The catastrophic 2011 failure at the Sherco power plant was caused by corrosion and stress, a new report says.
The accident that wrecked Xcel Energy’s largest electric generator in 2011 has been traced to cracks on turbine blades that broke loose from a spinning rotor and caused catastrophic damage that is still being repaired, says a new report.
The Minneapolis-based utility, in an update submitted to state regulators, also said it expects the coal-fired Sherco unit 3 in Becker, Minn., to be back online by Sept. 30 — seven weeks before the two-year anniversary of the Nov. 19, 2011, accident.
Xcel said an investigation found “extensive cracking” in one row of turbine blades at their attachment points. The utility’s report attributed the cracks to “stress corrosion,” and said the problem is “a function of the original design,” not how the plant has been operated. The blades were replaced in 1999, about 12 years after the plant went on line.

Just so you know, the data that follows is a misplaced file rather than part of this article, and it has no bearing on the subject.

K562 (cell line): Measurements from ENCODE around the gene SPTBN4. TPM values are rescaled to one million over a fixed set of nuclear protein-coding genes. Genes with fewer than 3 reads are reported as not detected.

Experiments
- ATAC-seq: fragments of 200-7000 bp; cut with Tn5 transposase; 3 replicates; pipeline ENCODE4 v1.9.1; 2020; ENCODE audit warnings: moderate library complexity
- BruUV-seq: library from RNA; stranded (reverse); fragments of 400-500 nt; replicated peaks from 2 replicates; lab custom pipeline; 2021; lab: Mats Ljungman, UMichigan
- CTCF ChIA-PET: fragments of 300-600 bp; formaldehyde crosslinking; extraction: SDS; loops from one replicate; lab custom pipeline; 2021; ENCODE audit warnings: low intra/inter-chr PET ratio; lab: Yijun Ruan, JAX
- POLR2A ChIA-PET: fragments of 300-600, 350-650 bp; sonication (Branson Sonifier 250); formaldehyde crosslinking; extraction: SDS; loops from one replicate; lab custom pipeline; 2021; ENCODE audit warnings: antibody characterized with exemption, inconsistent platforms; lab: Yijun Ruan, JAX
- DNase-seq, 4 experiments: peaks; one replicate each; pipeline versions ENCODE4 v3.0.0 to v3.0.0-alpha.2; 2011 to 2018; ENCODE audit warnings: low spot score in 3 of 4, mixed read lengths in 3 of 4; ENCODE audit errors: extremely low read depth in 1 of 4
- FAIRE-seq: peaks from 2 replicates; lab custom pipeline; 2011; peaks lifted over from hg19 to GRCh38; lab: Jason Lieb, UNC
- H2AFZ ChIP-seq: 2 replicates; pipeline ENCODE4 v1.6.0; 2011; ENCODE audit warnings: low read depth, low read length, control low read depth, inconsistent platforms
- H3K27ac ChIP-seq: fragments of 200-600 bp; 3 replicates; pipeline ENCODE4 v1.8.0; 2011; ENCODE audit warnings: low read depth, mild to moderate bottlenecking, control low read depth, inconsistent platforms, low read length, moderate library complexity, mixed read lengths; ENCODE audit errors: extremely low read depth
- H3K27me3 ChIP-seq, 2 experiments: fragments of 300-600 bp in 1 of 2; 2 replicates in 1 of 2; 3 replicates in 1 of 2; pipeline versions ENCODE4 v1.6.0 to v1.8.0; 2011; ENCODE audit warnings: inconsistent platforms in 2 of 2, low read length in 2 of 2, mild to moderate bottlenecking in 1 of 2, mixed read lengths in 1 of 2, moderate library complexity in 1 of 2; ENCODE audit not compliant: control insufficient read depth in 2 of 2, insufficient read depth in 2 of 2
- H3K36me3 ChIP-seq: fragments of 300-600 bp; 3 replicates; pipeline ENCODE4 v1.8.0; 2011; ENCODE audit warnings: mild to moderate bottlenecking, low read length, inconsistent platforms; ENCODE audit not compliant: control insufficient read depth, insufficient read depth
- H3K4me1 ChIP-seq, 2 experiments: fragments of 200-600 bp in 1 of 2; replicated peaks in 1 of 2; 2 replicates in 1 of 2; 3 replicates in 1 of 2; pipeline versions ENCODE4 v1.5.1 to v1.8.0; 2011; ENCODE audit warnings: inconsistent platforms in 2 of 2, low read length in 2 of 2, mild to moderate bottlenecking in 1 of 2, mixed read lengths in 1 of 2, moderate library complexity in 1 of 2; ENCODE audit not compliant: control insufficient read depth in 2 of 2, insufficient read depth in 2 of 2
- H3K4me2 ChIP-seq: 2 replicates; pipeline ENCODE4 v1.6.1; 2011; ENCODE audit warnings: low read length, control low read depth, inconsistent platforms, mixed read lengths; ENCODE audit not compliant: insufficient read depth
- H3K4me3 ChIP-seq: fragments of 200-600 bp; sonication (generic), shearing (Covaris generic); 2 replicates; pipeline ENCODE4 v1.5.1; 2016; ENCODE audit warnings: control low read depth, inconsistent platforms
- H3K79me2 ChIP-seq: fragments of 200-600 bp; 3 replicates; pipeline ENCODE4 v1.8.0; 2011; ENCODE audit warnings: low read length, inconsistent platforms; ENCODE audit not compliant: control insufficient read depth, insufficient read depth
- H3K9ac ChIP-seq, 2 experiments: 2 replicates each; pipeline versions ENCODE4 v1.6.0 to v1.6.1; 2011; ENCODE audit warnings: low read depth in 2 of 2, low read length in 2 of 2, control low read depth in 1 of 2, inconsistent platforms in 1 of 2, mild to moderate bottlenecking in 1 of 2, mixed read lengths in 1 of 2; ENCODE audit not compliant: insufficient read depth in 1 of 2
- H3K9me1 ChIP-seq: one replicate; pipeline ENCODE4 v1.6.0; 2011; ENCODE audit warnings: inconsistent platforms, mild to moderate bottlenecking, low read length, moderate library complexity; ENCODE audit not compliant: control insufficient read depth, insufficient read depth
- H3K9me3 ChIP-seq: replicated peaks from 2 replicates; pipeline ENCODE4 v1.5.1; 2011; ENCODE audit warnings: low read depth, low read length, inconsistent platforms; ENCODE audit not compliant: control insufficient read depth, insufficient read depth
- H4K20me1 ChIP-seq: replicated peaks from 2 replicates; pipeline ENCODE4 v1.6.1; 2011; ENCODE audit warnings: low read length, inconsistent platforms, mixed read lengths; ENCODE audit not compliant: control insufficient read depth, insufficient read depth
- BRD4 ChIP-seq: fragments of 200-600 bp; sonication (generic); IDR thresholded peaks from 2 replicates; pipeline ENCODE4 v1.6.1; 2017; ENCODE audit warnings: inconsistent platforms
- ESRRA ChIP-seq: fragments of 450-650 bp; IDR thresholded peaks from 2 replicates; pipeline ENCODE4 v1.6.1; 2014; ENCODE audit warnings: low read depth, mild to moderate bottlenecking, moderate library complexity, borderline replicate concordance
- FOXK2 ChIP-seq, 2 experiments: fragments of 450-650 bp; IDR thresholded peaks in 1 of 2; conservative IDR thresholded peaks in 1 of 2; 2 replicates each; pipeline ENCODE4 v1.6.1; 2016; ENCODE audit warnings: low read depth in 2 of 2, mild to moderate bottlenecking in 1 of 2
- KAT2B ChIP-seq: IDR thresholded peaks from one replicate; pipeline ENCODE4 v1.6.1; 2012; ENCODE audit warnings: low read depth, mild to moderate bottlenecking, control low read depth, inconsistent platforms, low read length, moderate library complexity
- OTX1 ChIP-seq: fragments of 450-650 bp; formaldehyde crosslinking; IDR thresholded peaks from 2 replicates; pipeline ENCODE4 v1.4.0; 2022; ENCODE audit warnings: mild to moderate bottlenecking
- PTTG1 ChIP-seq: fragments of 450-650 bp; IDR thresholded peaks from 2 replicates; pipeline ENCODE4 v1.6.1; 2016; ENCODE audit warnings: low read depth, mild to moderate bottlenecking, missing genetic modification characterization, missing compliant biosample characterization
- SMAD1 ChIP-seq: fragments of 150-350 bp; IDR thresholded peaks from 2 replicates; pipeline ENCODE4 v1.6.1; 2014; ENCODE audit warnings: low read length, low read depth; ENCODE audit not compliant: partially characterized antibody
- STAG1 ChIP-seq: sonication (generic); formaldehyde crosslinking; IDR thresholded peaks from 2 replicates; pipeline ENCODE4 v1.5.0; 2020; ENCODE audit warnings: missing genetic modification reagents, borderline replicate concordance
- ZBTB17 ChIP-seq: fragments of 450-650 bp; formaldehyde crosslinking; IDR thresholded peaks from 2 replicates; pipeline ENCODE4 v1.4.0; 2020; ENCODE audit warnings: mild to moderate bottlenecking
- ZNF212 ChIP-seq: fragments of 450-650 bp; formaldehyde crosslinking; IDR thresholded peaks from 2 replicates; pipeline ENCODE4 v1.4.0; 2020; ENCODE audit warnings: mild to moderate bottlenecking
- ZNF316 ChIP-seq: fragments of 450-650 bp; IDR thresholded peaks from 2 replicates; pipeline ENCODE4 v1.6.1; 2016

Plant director Ron Brevig said “there is no way to know” how many of the blades triggered the catastrophe, but it would only take one. The result was a massive imbalance on the rotor, hurling metal parts from the machine, the report said. No one was hurt, and a fire that erupted was quickly put out, but the generator has been down ever since.
About 150 workers are repairing the 900-megawatt generator, which is co-owned by Southern Minnesota Municipal Power Agency (SMMPA), he said. Two adjacent generators owned by Xcel were not damaged.
“It has been huge,” said John Loubier, vice president of TurbinePros, a Rogers-based turbine-repair company that is one of the local contractors helping to reassemble the machine. “I don’t think anyone expected the scope and duration of this project. It was a catastrophic event. There is no template for it.”
He said TurbinePros, founded in 2009, has had 50 to 75 workers on the project at any one time.
In March, Xcel said it had spent $146 million on the repairs, much of which will be covered by insurance. Xcel and SMMPA have purchased power from the electrical grid during the rebuilding project.